Role reversal in the stand dynamics of an angiosperm-conifer forest: Colonising angiosperms precede a shade-tolerant conifer in Afrotemperate forest

H ADIE, Michael Lawes

    Research output: Contribution to journalArticle

    Abstract

    In mixed angiosperm-conifer forests worldwide, infrequent landscape-level catastrophic disturbances create a mosaic of persistent and different aged forest stands in the landscape with varying levels of dominance by the conifer component. In the 'temporal stand replacement model' (TSRM), disturbance creates conditions favouring a colonising cohort that is replaced by a suite of relatively shade-tolerant canopy species, which establish following the synchronous senescence of the pioneer canopy. In most southern hemisphere mixed angiosperm-conifer forests, with the exception of those in southern Africa, the establishing cohort is usually a large and very long-lived (550-650 years) conifer that is gradually replaced by angiosperms. As an explanation of the apparent dominance of the conifer Podocarpus latifolius, we examine the efficacy of the TSRM in mixed Afrotemperate forests where the establishing cohort is not a conifer. Forest succession in Afrotemperate forests was deterministic with the successive replacement of species determined first by their establishment success in shaded environments, and second, by their relative longevity. Several angiosperm species that were common canopy dominants established a pioneer cohort but were gradually replaced by P. latifolius, a shade-tolerant species. Continuous regeneration beneath the angiosperm canopy by P. latifolius eliminates synchronous canopy senescence, a key feature of the TSRM, as a mechanism driving the temporal replacement of canopy species. Senescing angiosperms created canopy gaps that were colonised by grasses and ferns, which suppressed canopy tree regeneration. In contrast, with continuous regeneration beneath the shaded canopy, P. latifolius gains a critical advantage over angiosperms at gap formation. Thus, in the absence of fairly large-scale natural disturbances, conifers come to dominate Afrotemperate forests. Commensurate with the latter, conifers in Podocarpus-forest were dated to approximately 320 years, more than 100 years older than the oldest P. latifolius in angiosperm-dominated forest. Tree life-history differences (shade tolerance, longevity) and the time since disturbance drive successional change from an angiosperm-dominated system to a stage dominated by P. latifolius. In general, the TSRM is a plausible explanation for the observed canopy tree structure and dynamics in mixed Afrotemperate forests. South African Afrotemperate forest is unusual among other southern hemisphere mixed angiosperm-conifer forests in that a suite of angiosperm canopy species, rather than a single conifer species, forms the colonising cohort. � 2009 Elsevier B.V. All rights reserved.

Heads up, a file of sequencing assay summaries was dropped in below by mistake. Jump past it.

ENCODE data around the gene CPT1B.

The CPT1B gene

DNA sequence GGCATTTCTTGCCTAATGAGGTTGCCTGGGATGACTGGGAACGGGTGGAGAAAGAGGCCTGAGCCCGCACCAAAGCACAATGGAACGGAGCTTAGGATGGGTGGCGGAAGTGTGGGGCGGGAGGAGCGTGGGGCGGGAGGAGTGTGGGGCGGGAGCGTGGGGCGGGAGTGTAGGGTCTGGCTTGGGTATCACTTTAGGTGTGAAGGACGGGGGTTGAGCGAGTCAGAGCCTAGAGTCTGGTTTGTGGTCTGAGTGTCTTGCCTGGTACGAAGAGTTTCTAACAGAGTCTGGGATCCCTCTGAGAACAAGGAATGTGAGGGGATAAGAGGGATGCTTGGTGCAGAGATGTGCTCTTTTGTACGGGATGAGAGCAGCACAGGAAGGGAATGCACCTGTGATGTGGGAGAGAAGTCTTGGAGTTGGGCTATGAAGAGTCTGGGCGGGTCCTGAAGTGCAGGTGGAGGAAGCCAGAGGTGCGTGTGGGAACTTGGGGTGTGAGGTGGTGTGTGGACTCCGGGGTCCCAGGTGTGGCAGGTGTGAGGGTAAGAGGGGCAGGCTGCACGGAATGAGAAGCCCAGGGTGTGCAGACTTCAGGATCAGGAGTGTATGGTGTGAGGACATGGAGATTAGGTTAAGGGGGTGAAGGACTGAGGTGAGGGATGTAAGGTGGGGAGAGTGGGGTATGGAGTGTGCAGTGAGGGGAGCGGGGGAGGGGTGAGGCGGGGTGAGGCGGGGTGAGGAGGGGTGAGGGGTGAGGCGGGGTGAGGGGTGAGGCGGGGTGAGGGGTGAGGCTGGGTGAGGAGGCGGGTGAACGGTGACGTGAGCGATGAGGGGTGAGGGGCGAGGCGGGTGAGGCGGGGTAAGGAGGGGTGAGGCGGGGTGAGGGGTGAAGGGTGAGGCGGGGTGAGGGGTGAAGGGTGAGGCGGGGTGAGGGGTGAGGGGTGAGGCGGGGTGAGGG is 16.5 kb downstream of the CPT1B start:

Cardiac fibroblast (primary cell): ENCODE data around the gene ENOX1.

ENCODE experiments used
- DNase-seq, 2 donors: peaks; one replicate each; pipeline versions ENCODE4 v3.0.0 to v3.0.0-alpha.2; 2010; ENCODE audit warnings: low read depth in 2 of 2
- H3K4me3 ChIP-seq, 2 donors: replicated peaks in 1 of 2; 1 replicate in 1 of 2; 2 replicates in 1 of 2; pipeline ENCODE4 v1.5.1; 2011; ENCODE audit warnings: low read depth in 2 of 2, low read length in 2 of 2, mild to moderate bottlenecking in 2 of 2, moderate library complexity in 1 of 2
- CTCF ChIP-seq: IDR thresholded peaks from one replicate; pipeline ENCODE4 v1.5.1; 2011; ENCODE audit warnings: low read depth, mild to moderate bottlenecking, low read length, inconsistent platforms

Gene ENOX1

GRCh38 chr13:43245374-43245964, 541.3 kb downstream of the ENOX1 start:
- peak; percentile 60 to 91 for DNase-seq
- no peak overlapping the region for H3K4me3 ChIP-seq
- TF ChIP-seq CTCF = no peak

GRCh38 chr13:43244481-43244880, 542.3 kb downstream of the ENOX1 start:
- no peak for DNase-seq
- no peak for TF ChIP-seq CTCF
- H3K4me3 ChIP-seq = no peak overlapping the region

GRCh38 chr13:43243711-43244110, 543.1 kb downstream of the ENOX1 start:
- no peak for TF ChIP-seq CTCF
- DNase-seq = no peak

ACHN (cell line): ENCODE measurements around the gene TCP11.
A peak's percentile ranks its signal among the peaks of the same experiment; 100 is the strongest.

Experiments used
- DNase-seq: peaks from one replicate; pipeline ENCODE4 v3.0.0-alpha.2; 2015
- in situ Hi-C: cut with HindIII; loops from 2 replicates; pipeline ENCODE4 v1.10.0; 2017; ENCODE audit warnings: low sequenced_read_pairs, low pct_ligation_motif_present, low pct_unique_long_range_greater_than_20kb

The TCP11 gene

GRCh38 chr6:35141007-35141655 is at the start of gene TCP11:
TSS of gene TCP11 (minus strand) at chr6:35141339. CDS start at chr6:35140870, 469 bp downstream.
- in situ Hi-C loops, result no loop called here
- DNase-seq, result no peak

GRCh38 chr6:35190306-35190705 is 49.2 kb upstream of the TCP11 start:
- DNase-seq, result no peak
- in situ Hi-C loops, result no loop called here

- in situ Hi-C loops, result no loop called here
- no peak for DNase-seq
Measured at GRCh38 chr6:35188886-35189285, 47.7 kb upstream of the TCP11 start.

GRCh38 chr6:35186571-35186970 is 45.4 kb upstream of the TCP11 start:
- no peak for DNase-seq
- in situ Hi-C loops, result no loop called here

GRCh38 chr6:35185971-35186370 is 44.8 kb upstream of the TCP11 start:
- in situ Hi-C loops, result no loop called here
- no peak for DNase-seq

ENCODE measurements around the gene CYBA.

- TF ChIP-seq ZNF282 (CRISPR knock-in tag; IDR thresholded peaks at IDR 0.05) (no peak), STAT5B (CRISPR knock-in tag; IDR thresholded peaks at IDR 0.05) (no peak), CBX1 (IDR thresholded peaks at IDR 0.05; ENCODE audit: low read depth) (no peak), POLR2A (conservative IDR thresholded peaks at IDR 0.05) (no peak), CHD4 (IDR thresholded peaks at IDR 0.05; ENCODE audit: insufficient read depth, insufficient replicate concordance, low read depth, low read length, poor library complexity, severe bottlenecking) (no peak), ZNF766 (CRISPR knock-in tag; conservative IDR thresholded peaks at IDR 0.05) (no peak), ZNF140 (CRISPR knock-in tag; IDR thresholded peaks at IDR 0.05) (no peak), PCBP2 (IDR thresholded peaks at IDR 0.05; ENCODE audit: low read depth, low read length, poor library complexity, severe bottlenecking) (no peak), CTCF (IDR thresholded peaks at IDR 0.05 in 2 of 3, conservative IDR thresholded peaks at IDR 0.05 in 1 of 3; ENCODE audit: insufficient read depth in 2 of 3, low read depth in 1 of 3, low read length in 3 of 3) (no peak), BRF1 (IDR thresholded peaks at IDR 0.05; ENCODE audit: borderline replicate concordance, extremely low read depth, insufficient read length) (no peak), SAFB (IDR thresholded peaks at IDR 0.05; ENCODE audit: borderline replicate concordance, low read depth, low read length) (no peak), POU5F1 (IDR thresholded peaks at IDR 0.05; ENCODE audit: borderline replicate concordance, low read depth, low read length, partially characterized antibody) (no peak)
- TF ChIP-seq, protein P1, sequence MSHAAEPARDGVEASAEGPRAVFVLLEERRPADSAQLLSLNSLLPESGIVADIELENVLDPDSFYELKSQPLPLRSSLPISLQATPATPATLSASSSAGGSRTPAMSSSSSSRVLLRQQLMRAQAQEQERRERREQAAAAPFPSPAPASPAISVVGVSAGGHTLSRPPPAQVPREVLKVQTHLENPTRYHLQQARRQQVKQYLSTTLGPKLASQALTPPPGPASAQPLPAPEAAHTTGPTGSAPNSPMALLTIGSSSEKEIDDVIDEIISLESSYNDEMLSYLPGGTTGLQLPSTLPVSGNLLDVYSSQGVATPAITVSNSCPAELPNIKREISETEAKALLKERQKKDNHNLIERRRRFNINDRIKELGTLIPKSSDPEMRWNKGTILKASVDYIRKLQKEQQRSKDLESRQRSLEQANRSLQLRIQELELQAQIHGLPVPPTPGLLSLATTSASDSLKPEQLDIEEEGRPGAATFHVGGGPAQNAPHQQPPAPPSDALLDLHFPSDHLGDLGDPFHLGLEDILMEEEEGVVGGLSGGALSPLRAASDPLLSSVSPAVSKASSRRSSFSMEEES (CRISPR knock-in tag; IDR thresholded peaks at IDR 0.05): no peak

Original languageEnglish
    Pages (from-to)159-168
    Number of pages10
    JournalForest Ecology and Management
    Volume258
    Issue number2
    Publication statusPublished - 2009

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